Fifty charged in illegal college admission scams

Parents paid millions of dollars to doctor SAT results and fake athletic scholarships

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Fifty charged in illegal college admission scams

Liebovich

Liebovich

Liebovich

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On Mar. 12, 50 people were federally charged for taking part in a college admissions scandal by using illegal means to get their children into prestigious colleges and universities.

Among those charged several well-known actors, including Lori Loughlin and Felicity Huffman, both of whom were taken into FBI custody, but later released on bail.

Many different methods were used to advance the college admissions. Notably, some parents paid testing proctors to increase their children’s SAT scores. Others bribed sports coaches to let their child on the team by falsifying records and photos of them participating in the sport. The parents paid high prices for acceptance, ranging from $20,000 up to the millions.

Among those who were let in through illegal methods was well known YouTuber Olivia Jade, daughter of Lori Loughlin, who was accepted to University of Southern California as a rower, despite never having rowed in high school or college. Her parents paid $500,000 for both her and her sister to be admitted. This was particularly upsetting for fans of the YouTuber.

Junior Ellie McGregor noted, “It’s unfair that she was taking people’s spots, not only in college but also on the rowing team. It was also upsetting because she already had a successful career, and she was going to college only to party.”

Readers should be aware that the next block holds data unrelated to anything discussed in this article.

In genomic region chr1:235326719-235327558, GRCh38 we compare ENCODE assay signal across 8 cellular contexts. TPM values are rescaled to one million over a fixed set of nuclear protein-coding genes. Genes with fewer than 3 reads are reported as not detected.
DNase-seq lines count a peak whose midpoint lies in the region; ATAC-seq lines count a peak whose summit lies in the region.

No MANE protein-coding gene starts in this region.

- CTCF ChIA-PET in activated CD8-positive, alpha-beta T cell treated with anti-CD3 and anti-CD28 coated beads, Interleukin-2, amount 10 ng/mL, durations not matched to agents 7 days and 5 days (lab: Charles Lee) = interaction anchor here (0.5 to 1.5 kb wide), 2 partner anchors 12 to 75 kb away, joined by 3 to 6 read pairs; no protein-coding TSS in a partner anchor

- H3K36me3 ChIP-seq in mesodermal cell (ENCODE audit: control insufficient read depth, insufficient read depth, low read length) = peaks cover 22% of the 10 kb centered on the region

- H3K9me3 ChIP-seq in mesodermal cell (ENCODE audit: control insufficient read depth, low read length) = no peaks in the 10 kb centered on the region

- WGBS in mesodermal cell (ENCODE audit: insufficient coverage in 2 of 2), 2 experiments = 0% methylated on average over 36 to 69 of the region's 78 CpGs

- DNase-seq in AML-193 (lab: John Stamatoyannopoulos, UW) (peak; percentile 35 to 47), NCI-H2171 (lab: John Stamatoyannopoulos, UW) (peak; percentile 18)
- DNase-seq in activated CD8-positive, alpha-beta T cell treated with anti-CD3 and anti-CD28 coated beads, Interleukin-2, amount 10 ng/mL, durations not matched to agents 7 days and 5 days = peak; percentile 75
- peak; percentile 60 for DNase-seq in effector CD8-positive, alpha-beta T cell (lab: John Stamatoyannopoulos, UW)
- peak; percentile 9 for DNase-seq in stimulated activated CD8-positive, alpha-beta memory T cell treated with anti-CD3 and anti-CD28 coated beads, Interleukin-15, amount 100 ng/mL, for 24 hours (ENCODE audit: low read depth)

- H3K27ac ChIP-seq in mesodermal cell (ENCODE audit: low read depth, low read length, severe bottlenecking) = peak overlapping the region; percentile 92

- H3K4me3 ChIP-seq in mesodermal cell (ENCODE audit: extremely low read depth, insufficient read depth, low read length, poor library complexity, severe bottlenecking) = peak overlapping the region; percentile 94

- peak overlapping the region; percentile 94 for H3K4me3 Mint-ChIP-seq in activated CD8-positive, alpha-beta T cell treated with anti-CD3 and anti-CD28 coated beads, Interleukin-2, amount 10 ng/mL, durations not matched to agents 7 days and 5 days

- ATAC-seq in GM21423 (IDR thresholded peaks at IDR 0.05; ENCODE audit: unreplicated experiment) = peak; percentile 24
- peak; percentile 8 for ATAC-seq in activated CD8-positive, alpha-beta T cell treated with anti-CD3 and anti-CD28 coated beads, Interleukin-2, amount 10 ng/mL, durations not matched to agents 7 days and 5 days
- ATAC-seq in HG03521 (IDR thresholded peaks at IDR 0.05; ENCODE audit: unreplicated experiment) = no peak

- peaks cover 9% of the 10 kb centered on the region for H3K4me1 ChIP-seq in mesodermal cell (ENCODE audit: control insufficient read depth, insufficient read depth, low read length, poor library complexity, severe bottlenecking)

As a result of the reports, Jade has lost multiple sponsorships, her biggest being her successful makeup palette with Sephora, which has since been pulled from stores and the Sephora website.

Loughlin has also been dropped from the hallmark channel, where she was in the successful show “When Calls the Heart,” which has been running since 2014.

These methods of cheating were met with outrage from students and parents alike. Sophomore Charlotte Gonikman said, “I think it’s pathetic that students would lower their integrity like that and try to fool the system. I don’t know how they can live with themselves.”

While some of the students have claimed innocence in the situation, it was met with skepticism.
“The main thing that stuck out to me was that they claimed the students didn’t know, but how could they not know? If you’re recruited as an athlete you have to know,” said junior Sabrina Comess.

While many were upset by these reports, junior Arman Bozkurt was not surprised.

“While I think that the college entrance system is merit based, it does not surprise me that even the most prestigious universities, and once considered the most credible, lack a true acknowledgement of students accomplishments,” he said.

The reports have created a larger conversation about college admissions. One subject in particular that has come up is affirmative action, the practice of favoring the college acceptances of those from previously discriminated-against groups.

Senior Olivia Luna said, “People are using this as an excuse to speak out against affirmative action. There’s no comparing the two because affirmative action ensures that people who are underrepresented and qualified are present. This differs from people like Olivia Jade because she is unqualified to be at the school and, therefore, is taking someone else’s place without contributing to the school in any way.”

More generally, these discoveries have instilled some distrust in the already stressful college application process. Though the students admitted to these prestigious schools through illegal means make up a minority of college students, the fact that it happened at all is upsetting for many.

With these new discoveries comes a push for reform within the college admissions offices and an increased level of accountability to create the fairest process for all students.

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